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In 2015, the services share of China's GDP, a broad measure of total economic activity, rose 2.4 percentage points to 50.5 percent — the single largest annual gain since 1985, according to IHS Global Insight forecasts. The services' share of China's GDP has risen steadily over the past few decades.

Consumption and the service industry were relatively stable in late 2015, Pu Yonghao, partner and chief investment officer at Fountainhead Partners, told CNBC this week. "But the manufacturing sector really was in deep, deep trouble," Pu said. Chinese officials, meanwhile, are pushing capital outflow changes and trimming overcapacity. Smaller, unprofitable steel companies, for example, are being shuttered.

Image: CHINA-ECONOMY
People perform their morning exercises in front of the skyline of the Lujiazui Financial District in Shanghai, China, on Dec. 1, 2015. JOHANNES EISELE / AFP - Getty Images

"If the government can commit to more reform, that's good news," Pu said. "But in the short term, we can see a lot of negative growth."

Again, while the consumer-led expansion might appear incongruous with the volatile stock market, the number of upper middle-class and affluent households is forecast to double to 100 million by 2020. That will account for 30 percent of all urban households, compared to 17 percent today and 7 percent in 2010, according to BCG data. Upper middle-class households have an annual disposable income of between roughly $24,000 and $46,000.

"That a young woman from Shanghai is less sophisticated than a woman in a developed country is false," said Walters, who also leads BCG's Center for Customer Insight in China. "A young woman in Shanghai knows 20 skin care brands off the top of her head. It's a whole new world."

China's higher earners and their demand for items like specialty crops (think imported almonds and dairy products) already is shaping food production in the American West. Export values for U.S. almond and dairy have soared in recent years.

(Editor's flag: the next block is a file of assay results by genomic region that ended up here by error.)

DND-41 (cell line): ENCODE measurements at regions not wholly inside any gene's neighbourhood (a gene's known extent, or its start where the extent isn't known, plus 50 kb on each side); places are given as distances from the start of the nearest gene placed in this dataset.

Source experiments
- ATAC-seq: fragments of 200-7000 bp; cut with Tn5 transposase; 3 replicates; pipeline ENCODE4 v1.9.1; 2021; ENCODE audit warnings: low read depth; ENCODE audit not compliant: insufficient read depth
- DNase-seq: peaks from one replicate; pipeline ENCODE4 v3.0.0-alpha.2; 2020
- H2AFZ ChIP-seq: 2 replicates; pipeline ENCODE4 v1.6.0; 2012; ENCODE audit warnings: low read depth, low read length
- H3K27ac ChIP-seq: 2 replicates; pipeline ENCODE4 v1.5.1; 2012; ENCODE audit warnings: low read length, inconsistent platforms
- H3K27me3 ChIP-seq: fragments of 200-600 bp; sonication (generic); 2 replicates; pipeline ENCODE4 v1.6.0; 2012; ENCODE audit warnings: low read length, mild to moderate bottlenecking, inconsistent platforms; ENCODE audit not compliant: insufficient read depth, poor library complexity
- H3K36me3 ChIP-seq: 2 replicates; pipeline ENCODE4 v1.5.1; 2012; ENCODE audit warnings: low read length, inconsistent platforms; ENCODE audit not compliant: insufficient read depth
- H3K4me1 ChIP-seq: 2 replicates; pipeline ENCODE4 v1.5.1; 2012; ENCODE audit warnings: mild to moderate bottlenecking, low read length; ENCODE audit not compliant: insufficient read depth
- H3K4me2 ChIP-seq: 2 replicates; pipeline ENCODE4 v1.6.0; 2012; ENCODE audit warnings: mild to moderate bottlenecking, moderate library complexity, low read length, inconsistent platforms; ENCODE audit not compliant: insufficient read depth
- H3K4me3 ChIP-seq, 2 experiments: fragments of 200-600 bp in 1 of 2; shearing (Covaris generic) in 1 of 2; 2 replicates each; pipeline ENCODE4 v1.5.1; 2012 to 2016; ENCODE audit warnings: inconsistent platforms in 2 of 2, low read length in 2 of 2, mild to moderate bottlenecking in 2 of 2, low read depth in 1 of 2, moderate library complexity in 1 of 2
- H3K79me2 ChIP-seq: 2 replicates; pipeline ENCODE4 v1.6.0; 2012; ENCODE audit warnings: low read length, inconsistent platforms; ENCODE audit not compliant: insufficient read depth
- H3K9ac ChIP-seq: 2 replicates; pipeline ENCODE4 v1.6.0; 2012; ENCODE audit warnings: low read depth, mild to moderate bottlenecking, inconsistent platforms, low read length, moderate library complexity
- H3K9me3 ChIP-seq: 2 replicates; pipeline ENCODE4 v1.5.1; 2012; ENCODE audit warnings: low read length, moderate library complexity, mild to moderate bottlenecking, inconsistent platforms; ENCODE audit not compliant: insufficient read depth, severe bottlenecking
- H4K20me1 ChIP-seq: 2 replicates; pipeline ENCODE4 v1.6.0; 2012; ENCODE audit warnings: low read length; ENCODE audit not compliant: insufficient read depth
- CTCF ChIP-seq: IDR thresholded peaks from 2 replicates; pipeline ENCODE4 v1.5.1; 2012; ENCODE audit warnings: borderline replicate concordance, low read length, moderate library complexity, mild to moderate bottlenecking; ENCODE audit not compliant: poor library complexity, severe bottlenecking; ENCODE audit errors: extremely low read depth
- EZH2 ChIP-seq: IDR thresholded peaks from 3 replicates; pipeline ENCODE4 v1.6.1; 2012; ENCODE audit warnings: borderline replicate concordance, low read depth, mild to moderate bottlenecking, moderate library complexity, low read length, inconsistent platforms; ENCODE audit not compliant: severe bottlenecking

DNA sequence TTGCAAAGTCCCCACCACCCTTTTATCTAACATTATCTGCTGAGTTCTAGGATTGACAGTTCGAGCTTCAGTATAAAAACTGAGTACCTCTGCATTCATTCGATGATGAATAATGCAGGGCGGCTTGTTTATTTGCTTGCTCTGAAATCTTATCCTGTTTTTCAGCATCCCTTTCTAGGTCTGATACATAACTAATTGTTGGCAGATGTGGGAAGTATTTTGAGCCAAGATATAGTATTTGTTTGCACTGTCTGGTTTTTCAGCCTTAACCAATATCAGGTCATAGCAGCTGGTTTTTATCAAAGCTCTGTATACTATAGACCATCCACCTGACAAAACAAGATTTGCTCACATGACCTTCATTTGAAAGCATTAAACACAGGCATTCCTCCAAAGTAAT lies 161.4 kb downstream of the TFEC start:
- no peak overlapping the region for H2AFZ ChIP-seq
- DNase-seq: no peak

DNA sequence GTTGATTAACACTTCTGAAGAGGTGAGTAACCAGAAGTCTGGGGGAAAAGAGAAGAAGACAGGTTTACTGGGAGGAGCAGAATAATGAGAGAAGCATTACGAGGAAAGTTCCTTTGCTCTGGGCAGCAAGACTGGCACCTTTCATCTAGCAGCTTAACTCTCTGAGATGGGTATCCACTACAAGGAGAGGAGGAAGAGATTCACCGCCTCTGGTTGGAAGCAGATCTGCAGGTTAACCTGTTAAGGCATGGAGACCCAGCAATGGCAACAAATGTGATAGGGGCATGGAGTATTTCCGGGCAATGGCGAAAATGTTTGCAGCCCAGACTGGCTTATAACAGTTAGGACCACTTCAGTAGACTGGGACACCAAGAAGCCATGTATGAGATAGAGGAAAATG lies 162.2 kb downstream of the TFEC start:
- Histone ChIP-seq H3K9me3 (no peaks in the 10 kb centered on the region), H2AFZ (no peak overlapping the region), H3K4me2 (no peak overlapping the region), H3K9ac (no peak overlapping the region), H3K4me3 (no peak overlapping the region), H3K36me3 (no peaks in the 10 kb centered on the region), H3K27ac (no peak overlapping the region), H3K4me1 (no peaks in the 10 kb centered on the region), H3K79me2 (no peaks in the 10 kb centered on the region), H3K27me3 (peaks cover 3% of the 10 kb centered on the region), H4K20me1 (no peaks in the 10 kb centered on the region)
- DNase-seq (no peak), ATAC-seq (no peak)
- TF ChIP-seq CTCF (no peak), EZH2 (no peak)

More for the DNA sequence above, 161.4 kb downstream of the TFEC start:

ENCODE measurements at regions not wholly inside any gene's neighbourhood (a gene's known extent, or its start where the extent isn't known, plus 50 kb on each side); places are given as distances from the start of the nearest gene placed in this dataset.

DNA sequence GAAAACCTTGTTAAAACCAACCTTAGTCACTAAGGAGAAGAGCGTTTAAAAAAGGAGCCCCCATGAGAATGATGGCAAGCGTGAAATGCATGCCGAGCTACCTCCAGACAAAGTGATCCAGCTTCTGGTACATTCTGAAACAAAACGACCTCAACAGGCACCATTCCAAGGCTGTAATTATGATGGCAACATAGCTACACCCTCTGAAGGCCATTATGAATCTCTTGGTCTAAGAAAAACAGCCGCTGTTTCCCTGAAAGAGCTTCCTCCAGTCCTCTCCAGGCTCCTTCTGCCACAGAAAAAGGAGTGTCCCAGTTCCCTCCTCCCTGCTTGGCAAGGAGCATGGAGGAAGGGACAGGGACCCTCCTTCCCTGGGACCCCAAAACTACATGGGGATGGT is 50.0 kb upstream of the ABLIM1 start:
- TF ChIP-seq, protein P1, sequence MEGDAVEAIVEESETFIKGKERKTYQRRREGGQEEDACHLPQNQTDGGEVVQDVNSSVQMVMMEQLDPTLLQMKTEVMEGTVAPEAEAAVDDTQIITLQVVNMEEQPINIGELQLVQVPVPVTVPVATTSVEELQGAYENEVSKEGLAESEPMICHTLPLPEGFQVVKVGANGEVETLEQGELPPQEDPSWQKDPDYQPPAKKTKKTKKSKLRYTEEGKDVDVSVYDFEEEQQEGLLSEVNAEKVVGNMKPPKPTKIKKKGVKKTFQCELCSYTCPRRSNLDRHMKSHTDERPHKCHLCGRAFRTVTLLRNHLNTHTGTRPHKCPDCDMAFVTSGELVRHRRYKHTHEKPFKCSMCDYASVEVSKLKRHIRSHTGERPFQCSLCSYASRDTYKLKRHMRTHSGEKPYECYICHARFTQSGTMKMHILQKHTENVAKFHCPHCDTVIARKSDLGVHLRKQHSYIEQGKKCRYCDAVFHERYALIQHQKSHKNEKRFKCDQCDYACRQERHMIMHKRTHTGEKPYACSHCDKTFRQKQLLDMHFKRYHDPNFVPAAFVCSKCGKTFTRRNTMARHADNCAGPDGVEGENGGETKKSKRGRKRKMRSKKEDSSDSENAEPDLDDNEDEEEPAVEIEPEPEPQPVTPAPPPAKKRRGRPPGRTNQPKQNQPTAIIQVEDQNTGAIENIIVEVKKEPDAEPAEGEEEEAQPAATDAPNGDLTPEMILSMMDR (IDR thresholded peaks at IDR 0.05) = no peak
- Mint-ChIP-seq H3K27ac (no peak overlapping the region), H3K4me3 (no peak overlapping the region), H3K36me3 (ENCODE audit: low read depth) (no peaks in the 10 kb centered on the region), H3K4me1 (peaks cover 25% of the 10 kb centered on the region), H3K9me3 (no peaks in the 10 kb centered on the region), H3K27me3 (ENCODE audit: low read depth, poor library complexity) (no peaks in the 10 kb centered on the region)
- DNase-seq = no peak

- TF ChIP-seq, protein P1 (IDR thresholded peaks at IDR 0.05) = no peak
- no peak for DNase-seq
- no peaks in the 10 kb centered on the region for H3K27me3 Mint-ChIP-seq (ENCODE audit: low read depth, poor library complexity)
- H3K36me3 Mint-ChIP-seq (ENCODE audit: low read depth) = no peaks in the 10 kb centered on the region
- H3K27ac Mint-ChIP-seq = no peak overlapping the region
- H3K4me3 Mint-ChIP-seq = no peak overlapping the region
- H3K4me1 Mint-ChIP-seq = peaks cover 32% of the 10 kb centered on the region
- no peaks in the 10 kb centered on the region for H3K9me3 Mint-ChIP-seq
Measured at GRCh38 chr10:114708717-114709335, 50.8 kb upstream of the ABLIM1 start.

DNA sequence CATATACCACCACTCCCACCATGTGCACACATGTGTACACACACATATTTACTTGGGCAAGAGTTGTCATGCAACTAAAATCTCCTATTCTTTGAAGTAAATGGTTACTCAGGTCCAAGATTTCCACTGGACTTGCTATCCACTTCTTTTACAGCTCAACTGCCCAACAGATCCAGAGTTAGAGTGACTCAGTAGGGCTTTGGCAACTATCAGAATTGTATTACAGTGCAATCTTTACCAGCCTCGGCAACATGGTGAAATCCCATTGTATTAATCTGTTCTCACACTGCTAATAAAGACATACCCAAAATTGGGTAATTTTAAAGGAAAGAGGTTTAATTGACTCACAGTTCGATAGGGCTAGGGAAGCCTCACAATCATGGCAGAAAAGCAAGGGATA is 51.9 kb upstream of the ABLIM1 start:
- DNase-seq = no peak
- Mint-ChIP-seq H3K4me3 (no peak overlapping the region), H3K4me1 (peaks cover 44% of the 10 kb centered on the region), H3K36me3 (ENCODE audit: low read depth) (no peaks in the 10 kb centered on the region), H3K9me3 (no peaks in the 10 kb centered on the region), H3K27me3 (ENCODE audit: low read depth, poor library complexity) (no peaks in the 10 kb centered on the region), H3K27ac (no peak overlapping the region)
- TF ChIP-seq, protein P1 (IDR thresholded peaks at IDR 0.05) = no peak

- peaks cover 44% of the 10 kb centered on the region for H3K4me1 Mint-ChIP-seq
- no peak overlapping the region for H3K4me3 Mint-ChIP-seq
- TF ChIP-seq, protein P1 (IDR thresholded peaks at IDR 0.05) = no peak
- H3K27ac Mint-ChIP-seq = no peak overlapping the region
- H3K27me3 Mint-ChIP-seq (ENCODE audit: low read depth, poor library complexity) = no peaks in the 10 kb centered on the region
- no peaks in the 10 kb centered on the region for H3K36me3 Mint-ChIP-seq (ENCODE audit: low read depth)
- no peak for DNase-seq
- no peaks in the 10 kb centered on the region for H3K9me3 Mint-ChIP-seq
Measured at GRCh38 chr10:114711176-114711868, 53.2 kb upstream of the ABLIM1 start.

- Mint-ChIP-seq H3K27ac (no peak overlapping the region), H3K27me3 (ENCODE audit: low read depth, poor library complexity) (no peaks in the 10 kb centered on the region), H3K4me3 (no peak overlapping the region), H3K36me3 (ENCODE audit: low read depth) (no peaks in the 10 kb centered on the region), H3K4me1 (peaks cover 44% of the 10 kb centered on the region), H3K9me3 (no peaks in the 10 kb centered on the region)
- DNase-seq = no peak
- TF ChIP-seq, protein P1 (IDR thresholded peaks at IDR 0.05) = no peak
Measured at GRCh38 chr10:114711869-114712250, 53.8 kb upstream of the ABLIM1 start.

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This evolving landscape of China's rising middle class will also mean that consumer-facing companies need to venture far beyond Beijing and Shanghai to secure visibility and loyalty among consumers. High concentrations of such affluent households are spread out in more than 2,000 Chinese cities.

Image: A diner eating
A diner eating in Shenzhen of Guangdong Province, China, in a file photo from October 2006. China Photos / Getty Images File

And more of these consumers will be 35 or younger, and digitally savvy.

Total consumption by the younger generation is projected to rise to 53 percent from 45 percent by 2020, according to BCG forecasts.

Additionally, mobile ecommerce already accounts for 51 percent of all online sales in China, compared with a global average of 35 percent. By 2020, mobile ecommerce is projected to account for 74 percent of all online sales in China.

Of course, there are risks. China's property market, for example, is struggling with overcapacity.

But some China watchers and executives are betting the growing middle class will spend more on services like education, entertainment and culture. Starbucks said last week it plans to open 500 stores in China this year. The world's largest coffee chain said it plans to create 10,000 jobs in China every year through 2019 as it continues to expand in its largest market outside the U.S.

"We're seeing continued growth in income, albeit a slower pace," said Walters of BCG. "But income growth is still generating an enormous growth in consumption."